September 6, 2021 Labour Day
It was Labour Day today. A day that celebrates the working man. I know that it is for the working woman as well, but when it first was celebrated in 1894, working women didn’t exist in the minds of those that created it.
In the last 127 years, we have come a long way.
Back in the latter part of the eighteenth-century workers were very much oppressed by their employers. Women even more than men. The labour movement began its rise with the nine-hour movement, a bid by workers to reduce the workday from twelve hours(!) to nine. The employees of the Toronto Typographical Union took up the cause in 1869 asking the workweek be shortened to 58 hours. Now, it is hard to believe that they wanted to shorten the workweek to 58 hours. Today’s workers have it good with a 40-hour workweek. But in those days the union was a leader in the industrial world advocating for a shorter workweek. Their bosses, the owners of the printing shops and especially George Brown of The Globe baulked at the idea.
By 1872 the battle cry had been taken up and on the 25th of March, the printers went on strike. On 15 April, a demonstration was held to show solidarity among the workers of Toronto. A parade of some 2,000 workers marched through the city, headed by marching bands. By the time the parade reached Queen’s Park, the sympathetic crowd had grown to 10,000.
The employers fought back. George Brown and his cohorts sued and called the strike a “conspiracy” and illegal. And indeed it was illegal, in 1792 a law was enacted that made union activity a criminal offense. The police swooped in and arrested twenty-four of the organizers of the strike.
George Brown had some powerful enemy’s in political circles, including then Prime Minister of Canada, John A. Macdonald. Macdonald came to the rescue of the imprisoned men and 14 June passed the Trade Unions Act, which legalized and protected union activity. Macdonald’s move not only embarrassed his rival Brown but also earned him the enduring support of the working class. Today, Macdonald is being vilified for his participation in residential schools, but history shows that he did many good things for our great nation.
After 1872, most unions included a 9 hour day and a 54-hour workweek in their negotiations. The printers’ brave stand against their employers succeeded in reducing the workday and recognized workers rights throughout Canada. In the United States, a movement had begun to reduce the workday even further to 8 hours. The theory was 8 hours for work, 8 hours for leisure, and 8 hours for rest. Thus began the current 8-hour workday.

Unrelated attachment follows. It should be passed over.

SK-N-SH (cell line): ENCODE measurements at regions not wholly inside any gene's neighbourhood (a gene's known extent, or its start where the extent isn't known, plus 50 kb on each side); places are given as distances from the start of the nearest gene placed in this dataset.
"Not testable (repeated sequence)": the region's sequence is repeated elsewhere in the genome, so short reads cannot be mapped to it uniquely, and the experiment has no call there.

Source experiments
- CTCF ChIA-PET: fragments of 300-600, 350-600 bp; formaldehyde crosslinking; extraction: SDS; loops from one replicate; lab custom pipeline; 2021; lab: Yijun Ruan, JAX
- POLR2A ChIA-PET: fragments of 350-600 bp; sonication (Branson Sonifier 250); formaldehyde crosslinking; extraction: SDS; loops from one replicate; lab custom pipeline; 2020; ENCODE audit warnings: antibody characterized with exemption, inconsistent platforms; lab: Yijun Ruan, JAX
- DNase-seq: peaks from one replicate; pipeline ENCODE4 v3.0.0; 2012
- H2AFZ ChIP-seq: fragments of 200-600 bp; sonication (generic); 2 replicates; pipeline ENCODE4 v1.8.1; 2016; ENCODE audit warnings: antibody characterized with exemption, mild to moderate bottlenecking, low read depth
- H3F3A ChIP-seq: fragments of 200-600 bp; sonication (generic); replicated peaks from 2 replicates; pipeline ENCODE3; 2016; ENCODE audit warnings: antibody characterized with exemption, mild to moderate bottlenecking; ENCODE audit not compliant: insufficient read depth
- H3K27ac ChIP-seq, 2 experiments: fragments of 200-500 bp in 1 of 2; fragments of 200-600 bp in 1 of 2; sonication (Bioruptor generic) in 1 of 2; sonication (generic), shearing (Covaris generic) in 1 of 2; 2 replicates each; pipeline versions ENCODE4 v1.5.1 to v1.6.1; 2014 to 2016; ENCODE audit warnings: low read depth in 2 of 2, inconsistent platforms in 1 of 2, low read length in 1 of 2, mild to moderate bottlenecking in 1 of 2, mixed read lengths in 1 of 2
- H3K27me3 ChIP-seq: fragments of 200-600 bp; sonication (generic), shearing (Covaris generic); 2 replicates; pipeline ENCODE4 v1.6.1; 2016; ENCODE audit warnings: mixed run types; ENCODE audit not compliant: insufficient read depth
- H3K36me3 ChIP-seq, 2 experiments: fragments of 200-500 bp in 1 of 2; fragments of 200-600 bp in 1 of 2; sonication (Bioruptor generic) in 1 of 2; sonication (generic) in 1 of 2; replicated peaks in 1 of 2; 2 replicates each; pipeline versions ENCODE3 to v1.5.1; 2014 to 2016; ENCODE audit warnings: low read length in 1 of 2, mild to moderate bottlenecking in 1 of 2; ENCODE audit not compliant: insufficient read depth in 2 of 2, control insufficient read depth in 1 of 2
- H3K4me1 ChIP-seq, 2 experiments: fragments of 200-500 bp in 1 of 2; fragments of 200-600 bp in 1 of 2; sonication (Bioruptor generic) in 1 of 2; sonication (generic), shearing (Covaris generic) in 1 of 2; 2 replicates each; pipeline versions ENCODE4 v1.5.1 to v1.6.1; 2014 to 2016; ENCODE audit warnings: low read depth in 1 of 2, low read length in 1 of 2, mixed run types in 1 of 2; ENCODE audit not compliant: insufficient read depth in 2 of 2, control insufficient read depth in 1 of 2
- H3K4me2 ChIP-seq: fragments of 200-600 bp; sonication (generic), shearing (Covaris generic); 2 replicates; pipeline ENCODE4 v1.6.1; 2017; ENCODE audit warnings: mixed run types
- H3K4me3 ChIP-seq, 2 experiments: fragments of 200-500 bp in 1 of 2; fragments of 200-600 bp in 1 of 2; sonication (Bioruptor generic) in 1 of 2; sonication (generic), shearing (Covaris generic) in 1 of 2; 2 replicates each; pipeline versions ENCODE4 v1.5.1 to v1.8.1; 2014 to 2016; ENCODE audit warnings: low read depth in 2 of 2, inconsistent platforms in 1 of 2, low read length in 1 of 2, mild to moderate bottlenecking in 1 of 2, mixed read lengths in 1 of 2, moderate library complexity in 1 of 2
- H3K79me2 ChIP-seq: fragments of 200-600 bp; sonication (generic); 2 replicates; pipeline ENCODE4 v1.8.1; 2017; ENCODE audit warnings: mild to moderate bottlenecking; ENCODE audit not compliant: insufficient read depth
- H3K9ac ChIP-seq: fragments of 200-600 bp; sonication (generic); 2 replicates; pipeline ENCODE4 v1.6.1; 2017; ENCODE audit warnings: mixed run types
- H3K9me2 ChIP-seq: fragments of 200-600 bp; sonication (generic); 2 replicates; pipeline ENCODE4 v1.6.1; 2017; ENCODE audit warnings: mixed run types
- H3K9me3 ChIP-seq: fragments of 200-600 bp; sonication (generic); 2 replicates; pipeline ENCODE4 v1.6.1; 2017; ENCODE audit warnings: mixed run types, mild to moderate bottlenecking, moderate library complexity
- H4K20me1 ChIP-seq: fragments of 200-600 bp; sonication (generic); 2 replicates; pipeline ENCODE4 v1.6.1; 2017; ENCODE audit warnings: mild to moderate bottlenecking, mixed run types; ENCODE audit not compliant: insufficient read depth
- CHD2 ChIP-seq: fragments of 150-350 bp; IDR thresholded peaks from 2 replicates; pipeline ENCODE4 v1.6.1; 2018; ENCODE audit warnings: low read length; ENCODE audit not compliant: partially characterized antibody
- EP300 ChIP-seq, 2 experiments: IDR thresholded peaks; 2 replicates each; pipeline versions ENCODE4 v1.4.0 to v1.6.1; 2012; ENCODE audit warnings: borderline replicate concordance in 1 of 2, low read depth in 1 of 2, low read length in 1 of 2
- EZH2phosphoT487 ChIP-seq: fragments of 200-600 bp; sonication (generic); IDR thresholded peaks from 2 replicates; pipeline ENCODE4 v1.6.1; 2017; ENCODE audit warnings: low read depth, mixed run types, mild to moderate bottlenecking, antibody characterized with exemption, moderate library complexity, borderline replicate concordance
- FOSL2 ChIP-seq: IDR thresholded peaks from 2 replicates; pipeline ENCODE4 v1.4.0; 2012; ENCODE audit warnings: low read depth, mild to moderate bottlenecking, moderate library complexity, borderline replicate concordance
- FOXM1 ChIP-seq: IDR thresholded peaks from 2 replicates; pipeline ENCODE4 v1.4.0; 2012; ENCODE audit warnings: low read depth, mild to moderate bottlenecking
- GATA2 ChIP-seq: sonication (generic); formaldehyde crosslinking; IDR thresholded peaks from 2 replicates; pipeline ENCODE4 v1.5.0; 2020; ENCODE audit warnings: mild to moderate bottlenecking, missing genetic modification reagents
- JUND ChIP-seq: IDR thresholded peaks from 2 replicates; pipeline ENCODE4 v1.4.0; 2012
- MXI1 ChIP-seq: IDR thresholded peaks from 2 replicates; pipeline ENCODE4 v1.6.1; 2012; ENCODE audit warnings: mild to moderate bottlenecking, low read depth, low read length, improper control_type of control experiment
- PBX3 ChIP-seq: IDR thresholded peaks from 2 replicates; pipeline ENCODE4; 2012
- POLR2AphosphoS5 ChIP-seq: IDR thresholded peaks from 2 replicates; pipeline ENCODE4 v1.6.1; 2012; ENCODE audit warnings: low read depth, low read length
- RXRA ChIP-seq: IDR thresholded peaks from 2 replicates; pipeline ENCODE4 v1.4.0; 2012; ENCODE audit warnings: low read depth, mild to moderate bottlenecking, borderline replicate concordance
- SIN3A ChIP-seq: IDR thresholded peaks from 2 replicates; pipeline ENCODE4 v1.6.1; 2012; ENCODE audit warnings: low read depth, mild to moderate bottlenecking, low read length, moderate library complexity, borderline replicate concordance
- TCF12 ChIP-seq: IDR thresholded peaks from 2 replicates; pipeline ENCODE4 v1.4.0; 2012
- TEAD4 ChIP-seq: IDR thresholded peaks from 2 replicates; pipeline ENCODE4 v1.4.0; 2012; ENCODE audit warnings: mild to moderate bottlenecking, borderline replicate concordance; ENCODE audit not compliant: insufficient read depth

The legacy of the strike and the march began a new labour movement. Parades and marches were held in major cities across the country. In the United States, American labour leader Peter J. McGuire witnessed one of these labour festivals in Toronto. Inspired, he returned to New York and organized the first American “labor day” on September 5th of the same year.
Throughout the 1880s, pressure built in Canada to declare a national labour holiday, and on July 23, 1894, the government of Prime Minister John Thompson passed a law making Labour Day the first Monday in September. In Winnipeg that year a huge parade formed that stretched over five kilometres. Labour Day celebrations quickly spread across Canada and the continent.
Here we are 127 years later and the world is a very different place. Labour day is no longer about workers and their rights, it is about families and their rest times. It is about the last long weekend of summer and a time to prepare for returning to school. The labour issues we face now have reversed in the last century to a situation where there is a labour shortage. Employers are now begging for workers, and many capable workers sit on the sidelines, their pockets filled with government handouts.
The balance has shifted. At the same time, Corporations continue to take advantage of the men and women they employ. There needs to be a real balance; when the CEO of a corporation makes over 1000 times what the average employee makes, something eventually will have to give.
Take a moment today to celebrate and remember those that fought for the rights of workers over a hundred twenty-five years ago.
Happy Labour day.
*Source The Canadian Encyclopedia.*